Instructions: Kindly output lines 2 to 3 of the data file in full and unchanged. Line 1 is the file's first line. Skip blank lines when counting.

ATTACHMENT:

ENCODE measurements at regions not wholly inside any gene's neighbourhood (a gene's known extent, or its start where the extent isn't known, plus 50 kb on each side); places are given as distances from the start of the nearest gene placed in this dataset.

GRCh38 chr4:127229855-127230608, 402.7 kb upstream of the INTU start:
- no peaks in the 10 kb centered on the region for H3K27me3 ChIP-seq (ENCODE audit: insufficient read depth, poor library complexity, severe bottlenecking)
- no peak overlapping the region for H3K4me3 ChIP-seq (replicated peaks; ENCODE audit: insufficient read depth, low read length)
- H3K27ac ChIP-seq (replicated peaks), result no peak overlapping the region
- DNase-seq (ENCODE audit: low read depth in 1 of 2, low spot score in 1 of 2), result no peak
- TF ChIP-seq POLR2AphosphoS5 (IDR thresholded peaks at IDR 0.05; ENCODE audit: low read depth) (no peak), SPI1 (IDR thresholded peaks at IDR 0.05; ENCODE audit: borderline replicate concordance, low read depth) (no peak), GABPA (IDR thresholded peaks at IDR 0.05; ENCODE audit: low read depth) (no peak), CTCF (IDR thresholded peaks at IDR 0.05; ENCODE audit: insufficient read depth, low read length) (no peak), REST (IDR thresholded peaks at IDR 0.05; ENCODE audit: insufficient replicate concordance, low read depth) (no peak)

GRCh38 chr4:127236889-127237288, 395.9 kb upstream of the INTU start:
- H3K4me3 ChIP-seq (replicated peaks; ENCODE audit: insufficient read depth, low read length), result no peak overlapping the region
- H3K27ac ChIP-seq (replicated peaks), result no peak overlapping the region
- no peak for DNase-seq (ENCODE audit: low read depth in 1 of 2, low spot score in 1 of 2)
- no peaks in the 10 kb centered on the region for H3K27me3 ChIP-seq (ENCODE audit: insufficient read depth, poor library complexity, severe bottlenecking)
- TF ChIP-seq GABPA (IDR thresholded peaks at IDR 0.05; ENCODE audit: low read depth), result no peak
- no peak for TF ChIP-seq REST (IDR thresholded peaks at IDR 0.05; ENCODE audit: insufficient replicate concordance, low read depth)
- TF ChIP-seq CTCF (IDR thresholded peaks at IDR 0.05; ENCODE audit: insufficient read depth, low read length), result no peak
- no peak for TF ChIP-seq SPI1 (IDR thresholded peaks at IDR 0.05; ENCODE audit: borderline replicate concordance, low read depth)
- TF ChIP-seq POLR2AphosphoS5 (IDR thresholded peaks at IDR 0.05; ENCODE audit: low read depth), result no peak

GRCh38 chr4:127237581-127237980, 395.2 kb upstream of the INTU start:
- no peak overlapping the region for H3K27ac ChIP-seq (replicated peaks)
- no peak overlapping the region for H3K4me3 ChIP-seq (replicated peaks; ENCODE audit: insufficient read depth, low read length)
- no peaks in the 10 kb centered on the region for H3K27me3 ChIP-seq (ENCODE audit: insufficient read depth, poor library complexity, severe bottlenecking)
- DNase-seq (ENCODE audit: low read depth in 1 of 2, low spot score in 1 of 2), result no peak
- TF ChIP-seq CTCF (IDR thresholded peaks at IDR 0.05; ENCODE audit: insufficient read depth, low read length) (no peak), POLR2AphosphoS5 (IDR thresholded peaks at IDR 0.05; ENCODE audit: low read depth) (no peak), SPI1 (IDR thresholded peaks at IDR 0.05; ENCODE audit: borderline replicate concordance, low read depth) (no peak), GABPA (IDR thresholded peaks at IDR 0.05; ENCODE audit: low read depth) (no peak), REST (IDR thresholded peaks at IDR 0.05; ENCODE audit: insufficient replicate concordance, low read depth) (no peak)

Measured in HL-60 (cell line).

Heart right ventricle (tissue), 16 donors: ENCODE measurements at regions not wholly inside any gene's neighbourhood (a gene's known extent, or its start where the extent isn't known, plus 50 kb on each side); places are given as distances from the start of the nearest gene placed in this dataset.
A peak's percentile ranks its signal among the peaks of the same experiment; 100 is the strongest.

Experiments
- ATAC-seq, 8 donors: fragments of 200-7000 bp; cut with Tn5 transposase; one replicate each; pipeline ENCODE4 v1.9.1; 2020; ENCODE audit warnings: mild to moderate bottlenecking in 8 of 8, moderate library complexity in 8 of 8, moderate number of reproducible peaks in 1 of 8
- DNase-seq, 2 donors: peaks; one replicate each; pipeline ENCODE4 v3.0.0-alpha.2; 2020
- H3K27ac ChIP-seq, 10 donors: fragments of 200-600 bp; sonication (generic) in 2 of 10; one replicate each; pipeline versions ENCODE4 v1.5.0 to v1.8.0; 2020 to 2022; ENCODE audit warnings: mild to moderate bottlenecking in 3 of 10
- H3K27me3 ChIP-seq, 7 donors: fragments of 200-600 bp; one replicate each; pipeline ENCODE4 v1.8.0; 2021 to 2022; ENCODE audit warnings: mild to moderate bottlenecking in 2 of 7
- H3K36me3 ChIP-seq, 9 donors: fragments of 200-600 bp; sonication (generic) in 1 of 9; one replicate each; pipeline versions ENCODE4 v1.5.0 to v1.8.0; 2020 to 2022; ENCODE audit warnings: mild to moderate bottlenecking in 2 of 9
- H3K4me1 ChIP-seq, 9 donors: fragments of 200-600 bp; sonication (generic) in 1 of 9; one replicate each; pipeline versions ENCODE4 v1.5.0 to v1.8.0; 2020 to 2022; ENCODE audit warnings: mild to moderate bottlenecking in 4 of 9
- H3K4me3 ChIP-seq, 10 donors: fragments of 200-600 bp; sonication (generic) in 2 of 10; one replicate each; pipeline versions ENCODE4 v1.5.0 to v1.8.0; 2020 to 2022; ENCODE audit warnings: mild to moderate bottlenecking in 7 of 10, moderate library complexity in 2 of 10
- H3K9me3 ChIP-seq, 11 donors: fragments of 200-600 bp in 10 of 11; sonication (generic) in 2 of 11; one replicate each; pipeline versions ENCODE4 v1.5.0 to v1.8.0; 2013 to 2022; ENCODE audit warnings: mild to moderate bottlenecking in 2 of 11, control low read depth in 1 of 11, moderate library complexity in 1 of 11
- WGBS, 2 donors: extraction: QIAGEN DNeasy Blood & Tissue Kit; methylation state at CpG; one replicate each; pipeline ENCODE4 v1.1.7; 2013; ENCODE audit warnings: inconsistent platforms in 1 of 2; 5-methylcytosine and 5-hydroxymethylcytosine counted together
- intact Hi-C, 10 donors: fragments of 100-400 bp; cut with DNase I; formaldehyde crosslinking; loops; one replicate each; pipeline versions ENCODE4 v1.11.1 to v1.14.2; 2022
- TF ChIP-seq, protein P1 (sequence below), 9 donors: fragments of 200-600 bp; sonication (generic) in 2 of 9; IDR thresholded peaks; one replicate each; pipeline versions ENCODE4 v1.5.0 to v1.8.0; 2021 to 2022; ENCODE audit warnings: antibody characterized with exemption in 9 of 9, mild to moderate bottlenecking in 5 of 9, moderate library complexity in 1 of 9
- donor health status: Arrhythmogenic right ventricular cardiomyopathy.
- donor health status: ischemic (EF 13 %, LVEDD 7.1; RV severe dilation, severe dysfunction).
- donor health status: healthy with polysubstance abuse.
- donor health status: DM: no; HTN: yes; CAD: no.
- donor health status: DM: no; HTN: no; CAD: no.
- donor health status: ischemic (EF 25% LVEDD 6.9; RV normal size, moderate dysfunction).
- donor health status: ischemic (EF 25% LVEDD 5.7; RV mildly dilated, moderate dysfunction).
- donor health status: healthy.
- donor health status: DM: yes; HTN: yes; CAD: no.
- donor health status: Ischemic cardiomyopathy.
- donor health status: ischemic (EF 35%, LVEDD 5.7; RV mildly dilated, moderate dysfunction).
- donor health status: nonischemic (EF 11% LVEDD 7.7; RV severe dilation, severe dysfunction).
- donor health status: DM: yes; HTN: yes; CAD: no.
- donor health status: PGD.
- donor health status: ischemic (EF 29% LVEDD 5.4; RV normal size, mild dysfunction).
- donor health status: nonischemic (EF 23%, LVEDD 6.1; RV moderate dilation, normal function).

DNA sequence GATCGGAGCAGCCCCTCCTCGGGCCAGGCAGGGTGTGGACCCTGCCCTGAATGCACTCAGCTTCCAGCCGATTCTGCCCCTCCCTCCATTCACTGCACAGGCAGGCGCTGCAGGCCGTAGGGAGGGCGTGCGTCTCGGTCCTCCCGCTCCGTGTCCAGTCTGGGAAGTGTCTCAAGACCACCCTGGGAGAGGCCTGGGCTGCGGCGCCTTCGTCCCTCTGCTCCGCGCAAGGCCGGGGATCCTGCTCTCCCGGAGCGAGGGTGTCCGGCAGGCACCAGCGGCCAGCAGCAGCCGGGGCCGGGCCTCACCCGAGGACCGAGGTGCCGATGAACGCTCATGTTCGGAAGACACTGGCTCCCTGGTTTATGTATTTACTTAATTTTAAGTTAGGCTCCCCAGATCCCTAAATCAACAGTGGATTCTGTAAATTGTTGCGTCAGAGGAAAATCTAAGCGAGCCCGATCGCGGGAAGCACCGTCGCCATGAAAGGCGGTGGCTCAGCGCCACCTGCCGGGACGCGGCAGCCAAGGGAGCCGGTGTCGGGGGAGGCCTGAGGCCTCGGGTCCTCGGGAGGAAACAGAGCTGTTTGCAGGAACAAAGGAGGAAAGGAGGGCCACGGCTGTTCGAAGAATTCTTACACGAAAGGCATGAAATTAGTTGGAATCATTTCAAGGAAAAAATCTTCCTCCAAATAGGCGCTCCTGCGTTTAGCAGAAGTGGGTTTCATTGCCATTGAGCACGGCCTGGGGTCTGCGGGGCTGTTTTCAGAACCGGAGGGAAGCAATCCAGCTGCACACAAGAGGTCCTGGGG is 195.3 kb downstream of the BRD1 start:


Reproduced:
GRCh38 chr4:127229855-127230608, 402.7 kb upstream of the INTU start:
- no peaks in the 10 kb centered on the region for H3K27me3 ChIP-seq (ENCODE audit: insufficient read depth, poor library complexity, severe bottlenecking)